Cameroon Crater Lakes

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Lake Oku, a sacred crater lake in the Kilum Mountain Forest Mount Kilum, Cameroon.
© WWF-Canon / Meg GAWLER

About the Area

The Cameroon Volcanic Line is a northeast/southwest running zone of crustal weakness extending 1600 km from islands in the Atlantic into northwestern Cameroon and northeastern Niger. This region is home to a number of small and relatively young basaltic volcanoes. Numerous maars, which are circular craters produced by volcanic explosions, have formed in the area, due to the volcanic activity. Many of these maars have subsequently formed crater lakes, including Lake Nyos and Lake Monoun. They also include Barombi Mbo, Bermin, Dissoni/Soden, Benakouma, Kotto, and Mboandong. Most of these lakes are very small, with an area of less than two miles.

The ancient nature and isolation has led to an extremely high level of endemism in these lakes where over 75 per cent of the fish species and approximately one-third of the aquatic insects are endemic.

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Size:
These highland lakes dot a landscape covering an area of about 11,000 sq. km (4,200 sq. miles)

Habitat type:

Small Lakes

Geographic Location:
Western Africa: the highlands of Cameroon

Conservation Status:
Critical/Endangered

Local Species

Many of the isolated crater lakes, including Bermin, Barombi Mbo, and Ejagham, are home to groups of cichlid fish species that descended from a common ancestor and dominate the fish fauna.

These include four endemic genera - Konia, Myaka, Pungu, and Stomatepia. Lake Dissoni contains its own unique species of shrimp. The fish-eating colubrid snake, Afronatrix anoscopus, lives in Lake Bermin. The aquatic fauna of Lake Benakouma remains largely unexplored.

Threats

Threats vary from lake to lake. For instance, Lake Barombi Mbo suffers from overfishing, deforestation, exotic species, and excessive water extraction. Others, like Lake Bermin, remain relatively undisturbed.

WWF’s work

Picking up the shattered shreds of a sacred forest: Kupe Forest, Cameroon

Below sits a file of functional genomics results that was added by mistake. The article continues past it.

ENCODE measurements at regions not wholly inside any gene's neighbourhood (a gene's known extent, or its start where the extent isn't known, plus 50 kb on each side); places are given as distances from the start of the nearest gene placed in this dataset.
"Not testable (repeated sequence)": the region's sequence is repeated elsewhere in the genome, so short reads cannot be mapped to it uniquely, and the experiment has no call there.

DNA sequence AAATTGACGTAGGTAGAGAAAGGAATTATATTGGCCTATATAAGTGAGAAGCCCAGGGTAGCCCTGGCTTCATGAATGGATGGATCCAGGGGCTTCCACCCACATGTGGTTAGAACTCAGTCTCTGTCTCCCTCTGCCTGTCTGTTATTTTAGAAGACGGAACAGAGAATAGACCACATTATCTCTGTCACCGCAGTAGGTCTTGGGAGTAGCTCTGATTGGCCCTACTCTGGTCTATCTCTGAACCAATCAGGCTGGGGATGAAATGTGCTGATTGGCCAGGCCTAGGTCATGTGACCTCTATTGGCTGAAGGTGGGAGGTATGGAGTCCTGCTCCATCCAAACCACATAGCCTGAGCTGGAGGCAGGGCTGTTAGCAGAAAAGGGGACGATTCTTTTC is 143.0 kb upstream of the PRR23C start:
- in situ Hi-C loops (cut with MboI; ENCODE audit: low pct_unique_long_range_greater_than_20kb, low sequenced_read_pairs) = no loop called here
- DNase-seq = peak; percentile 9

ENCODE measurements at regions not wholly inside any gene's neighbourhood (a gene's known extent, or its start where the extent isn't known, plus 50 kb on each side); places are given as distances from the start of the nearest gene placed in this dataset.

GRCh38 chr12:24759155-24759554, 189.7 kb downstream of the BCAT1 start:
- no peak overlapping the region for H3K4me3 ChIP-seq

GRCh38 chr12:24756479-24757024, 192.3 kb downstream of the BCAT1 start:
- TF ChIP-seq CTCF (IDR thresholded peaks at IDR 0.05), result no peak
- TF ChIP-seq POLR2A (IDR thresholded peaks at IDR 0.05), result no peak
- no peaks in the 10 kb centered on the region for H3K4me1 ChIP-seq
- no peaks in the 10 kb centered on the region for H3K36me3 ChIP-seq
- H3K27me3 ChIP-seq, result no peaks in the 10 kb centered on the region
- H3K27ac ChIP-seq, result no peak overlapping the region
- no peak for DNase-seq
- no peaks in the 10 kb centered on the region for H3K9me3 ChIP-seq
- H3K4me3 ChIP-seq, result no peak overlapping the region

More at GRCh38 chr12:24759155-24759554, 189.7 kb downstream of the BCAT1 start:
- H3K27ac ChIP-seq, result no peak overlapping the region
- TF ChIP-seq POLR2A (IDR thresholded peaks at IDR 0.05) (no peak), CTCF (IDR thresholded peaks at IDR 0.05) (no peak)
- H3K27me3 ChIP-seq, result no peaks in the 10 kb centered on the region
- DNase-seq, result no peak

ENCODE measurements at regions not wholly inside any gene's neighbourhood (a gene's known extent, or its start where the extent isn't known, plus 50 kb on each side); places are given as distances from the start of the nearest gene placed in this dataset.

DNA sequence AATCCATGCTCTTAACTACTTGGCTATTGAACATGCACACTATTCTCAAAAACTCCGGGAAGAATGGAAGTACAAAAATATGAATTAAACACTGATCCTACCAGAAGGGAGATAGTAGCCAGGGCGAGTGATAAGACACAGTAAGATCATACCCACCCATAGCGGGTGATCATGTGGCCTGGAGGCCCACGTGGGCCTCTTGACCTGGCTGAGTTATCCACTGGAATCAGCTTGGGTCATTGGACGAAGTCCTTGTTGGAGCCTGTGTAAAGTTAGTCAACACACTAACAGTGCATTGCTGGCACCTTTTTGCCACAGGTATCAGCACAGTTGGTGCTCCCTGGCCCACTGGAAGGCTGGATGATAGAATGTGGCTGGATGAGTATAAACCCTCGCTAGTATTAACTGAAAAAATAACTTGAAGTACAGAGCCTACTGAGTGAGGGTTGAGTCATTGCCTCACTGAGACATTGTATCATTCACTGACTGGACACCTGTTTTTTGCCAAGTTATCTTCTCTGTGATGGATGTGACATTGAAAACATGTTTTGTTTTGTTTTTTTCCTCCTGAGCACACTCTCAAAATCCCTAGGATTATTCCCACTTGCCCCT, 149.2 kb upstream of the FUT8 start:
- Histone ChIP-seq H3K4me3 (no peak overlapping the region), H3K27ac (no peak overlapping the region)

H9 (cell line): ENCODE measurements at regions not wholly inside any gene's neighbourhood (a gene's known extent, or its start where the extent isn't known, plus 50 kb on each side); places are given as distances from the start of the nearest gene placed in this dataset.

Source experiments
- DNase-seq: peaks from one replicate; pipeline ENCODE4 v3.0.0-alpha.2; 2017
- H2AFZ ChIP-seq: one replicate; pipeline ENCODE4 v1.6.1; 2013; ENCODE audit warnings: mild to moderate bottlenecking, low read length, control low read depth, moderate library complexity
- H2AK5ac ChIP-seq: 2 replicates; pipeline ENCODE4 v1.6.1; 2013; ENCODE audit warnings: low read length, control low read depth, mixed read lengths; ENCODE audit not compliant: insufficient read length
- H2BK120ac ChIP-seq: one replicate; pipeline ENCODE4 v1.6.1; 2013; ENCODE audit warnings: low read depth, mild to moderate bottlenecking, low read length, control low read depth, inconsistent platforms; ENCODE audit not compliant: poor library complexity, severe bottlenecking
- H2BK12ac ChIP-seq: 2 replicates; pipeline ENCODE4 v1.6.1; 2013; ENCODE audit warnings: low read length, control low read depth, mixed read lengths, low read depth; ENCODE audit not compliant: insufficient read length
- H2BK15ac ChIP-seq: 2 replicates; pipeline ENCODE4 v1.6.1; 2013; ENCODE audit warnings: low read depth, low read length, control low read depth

Mount Kupe, in Cameroon's southwest, covers an area of approximately 42km2 with an altitude that ranges from 600m to a high peak of 2064m. The forest is largely made up of evergreens and surrounded by 16 villages and towns with an estimated population of 140,000 inhabitants, predominantly of the Bakossi tribe.

The spirit of nationalism that gripped Cameroon between the 1950s and 1960s opened the once sacred Kupe forest to “sacrilege”. Slash and burn consumed large areas of the forest as people grabbed more hectares for farmland. Alongside the agriculturalists came the poachers and even loggers. The onslaught for the Kupe Forest was full scale.

The arrival of conservation organisations such as WWF evidently slowed down the pace of on-going destruction. Through sensitization campaigns, local communities came to understand that their livelihood s depended on the forest and its products. They are now conscious of the fact that the forest is all they have and that present and future generations stand to benefit provided there is better management.

Today, the traditional rulers and elders of the land are lining up behind WWF to weed out ruthless poachers and illegal loggers whose nefarious activities are seriously affecting rare tropical plant and animal species.

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